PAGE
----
On March 16th, a New York Daily News editorial blasted SUNY Albany for being known for “hard partying” rather than quality education. The editorial also denounced the “moms and dads” of the rioters, for contributing to a “culture you let sprout into criminal proceedings”. The next day, the first of the UAlbany students seen in the video pictures turned himself in. OMG! His father turned out to be Bob Sapio, senior executive editor of the New York Daily News. Was Dad’s face red!

Also red faced: Detective James Miller, official spokesman for the Albany Police Department. On March 18th Detective Miller (now on suspension) was arrested for allegedly driving drunk. In an official vehicle, while off duty. Miller apparently refused to take a breathalyser test. DWI cases can be more difficult to prosecute sans results from breath tests. In some cities, police officers aren’t allowed to refuse breathalysers. But Albany has its own way of doing things.

For instance, despite much local coverage of the Kegs and Eggs riot, plus related articles about housing conditions in the student ghetto, the neighborhood’s worst landlords have yet to be outed by the news media. And given the lack of code enforcement (a problem in more nabes than just the student ghetto) you’d expect some investigative reporting on who hearts who– politically speaking.

Another Albany oddity: the in-office longevity of Mayor Jerry Jennings. When Jennings ran for his first term in 1993 yes 1993 he waxed reformer about the student ghetto and vowed change. He renews those vows regularly. Particularly when public funding can be accessed via the vowing.

In April 2005, Mayor Jennings took an after dark walking tour of the student ghetto, accompanied by the late Kermit L. Hall, then president of SUNY at Albany. The town and gown twosome dialogued with students hanging in front of bars and tut-tutted over slum conditions. President Hall vowed to help rid the neighborhood of drugs, violence, and blight. Some $400,000 in government grants was set to flow through the New York State Division Of Criminal Justice into a “historic partnership”** between SUNY Albany and the John Jay College of Criminal Justice in NYC– as part of the crime fighting initiative Operation Impact. The Albany police were eventually outfitted with cool tech tools via Operation Impact. Department officials say crime in Albany is being fought more successfully thanks to those tools. Folks in and around the student ghetto aren’t convinced.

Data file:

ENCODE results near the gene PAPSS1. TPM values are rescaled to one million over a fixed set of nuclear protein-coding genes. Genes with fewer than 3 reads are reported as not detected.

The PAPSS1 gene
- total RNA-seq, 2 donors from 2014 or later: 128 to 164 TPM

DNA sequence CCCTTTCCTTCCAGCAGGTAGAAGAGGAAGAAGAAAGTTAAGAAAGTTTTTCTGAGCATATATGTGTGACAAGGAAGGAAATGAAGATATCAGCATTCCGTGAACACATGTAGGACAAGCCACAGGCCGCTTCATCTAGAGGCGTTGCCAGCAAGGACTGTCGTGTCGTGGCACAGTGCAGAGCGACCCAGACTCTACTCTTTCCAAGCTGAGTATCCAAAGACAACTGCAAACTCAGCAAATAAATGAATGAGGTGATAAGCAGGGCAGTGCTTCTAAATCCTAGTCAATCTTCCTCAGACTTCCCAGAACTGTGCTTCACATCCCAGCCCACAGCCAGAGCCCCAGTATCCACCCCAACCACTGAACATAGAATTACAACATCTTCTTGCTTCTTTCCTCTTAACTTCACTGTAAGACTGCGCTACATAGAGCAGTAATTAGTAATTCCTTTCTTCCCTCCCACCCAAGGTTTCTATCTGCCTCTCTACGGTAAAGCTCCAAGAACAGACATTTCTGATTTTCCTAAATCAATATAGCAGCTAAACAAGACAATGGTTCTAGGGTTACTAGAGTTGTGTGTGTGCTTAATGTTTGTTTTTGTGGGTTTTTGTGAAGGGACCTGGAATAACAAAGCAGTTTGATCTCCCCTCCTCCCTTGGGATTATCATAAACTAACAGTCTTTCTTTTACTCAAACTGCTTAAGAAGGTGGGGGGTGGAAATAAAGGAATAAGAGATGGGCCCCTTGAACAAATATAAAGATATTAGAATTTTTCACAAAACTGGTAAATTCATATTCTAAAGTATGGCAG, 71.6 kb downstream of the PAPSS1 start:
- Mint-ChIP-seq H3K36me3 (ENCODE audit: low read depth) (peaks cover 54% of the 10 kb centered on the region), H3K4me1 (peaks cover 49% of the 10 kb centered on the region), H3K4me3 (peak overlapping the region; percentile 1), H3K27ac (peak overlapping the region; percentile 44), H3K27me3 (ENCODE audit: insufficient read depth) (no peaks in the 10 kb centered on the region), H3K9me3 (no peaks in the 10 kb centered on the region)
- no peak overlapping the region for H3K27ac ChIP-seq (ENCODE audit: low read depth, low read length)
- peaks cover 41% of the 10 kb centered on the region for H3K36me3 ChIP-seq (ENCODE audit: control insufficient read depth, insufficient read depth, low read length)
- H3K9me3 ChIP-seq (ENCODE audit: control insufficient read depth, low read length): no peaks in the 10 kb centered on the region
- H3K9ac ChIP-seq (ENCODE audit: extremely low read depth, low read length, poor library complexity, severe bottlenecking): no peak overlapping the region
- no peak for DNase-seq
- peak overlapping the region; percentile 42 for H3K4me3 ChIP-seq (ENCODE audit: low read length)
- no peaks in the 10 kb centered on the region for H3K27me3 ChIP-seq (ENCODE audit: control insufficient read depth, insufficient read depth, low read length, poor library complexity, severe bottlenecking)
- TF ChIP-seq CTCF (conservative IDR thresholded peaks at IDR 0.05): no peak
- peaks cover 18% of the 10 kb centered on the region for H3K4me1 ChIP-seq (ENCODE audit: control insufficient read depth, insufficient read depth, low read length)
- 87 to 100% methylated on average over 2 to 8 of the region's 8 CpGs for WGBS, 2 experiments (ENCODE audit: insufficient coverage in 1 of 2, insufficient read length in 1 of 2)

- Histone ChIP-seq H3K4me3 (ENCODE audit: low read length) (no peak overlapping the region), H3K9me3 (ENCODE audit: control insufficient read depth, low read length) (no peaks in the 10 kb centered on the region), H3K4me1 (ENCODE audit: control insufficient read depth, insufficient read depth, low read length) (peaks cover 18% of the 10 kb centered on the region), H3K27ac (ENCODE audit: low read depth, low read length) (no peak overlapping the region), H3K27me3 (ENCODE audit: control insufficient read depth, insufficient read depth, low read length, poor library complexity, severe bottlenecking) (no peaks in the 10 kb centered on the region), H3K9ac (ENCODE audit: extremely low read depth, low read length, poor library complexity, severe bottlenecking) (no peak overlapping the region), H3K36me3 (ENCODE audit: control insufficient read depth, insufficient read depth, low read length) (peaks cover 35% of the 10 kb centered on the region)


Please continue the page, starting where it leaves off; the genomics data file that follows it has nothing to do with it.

Operation Impact is one of many initiatives that over the years, have been accessed by Mayor Jerry Jennings and a string of area college officials in efforts to re-imagine the student ghetto. Yet somehow, the neighborhood remains a place where impressionable young oafs and oafettes pick up the perception that civilization is far far away.

But change may finally be in the wind. City officials are now making a concentrated effort to refer to the student ghetto as the Education District…

Carola Von Hoffmannstahl-Solomonoff

*Assigning blame for Kegs N Eggs melee, Albany Student Press, 03/26/11

**Governor Pataki Announces Historic Partnership with UAlbany and John Jay College to Develop Enhanced Crime Fighting Initiatives Impact, Office of the Governor Press Release, 04/04/05

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Copyright (c) 2011 by Carola Von Hoffmannstahl-Solomonoff. This material may be freely distributed subject to the terms and conditions set forth in the Open Publication License. This license relieves the author of any liability or implication of warranty, grants others permission to use the Content in whole or in part, and insures that the original author will be properly credited when Content is used. It also grants others permission to modify and redistribute the Content if they clearly mark what changes have been made, when they were made, and who made them. Finally, the license insures that if someone else bases a work on this Content, that the resultant work will be made available under the Open Publication License as well.